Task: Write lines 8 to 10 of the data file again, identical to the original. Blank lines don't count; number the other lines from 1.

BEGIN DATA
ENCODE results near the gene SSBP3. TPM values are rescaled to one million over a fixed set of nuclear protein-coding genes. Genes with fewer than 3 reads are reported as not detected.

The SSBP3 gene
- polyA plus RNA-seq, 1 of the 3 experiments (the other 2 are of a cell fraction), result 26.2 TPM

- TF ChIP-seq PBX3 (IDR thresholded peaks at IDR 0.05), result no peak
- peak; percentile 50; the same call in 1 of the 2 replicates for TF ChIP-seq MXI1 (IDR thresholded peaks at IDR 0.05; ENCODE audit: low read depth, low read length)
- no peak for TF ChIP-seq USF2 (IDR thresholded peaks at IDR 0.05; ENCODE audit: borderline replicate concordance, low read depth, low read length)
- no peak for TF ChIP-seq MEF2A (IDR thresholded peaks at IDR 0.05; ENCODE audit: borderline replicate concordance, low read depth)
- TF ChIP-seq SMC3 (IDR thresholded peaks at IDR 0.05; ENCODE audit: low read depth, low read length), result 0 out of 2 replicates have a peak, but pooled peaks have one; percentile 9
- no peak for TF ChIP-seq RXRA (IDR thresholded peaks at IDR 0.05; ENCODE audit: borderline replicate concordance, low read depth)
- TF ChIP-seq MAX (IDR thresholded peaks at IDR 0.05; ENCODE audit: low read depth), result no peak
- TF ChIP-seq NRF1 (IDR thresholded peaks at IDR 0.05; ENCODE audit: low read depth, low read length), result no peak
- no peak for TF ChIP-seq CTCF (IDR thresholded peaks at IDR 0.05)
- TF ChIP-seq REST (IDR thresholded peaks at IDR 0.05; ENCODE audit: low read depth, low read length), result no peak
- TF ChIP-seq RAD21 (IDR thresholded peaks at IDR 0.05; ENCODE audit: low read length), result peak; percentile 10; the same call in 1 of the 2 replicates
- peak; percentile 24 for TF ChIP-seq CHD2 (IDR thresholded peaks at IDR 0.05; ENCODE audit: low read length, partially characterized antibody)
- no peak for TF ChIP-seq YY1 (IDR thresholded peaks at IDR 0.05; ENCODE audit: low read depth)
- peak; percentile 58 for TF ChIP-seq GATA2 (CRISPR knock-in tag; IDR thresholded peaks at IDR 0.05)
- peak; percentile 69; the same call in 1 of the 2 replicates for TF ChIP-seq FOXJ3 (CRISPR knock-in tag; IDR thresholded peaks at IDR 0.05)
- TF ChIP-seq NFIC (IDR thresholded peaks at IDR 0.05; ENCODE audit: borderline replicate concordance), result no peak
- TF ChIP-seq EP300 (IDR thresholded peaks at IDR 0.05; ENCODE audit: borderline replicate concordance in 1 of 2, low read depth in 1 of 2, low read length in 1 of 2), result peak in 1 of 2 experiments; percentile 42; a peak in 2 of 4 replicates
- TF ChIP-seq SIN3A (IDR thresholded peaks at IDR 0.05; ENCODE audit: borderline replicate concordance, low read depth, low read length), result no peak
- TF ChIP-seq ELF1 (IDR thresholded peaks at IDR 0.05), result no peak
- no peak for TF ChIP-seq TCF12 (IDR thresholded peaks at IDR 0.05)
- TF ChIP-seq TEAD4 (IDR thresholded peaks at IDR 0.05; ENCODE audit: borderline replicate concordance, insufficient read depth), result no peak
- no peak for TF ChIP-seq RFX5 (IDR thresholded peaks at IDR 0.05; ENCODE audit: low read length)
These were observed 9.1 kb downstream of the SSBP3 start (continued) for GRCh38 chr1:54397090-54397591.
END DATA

- TF ChIP-seq SMC3 (IDR thresholded peaks at IDR 0.05; ENCODE audit: low read depth, low read length), result 0 out of 2 replicates have a peak, but pooled peaks have one; percentile 9
- no peak for TF ChIP-seq RXRA (IDR thresholded peaks at IDR 0.05; ENCODE audit: borderline replicate concordance, low read depth)
- TF ChIP-seq MAX (IDR thresholded peaks at IDR 0.05; ENCODE audit: low read depth), result no peak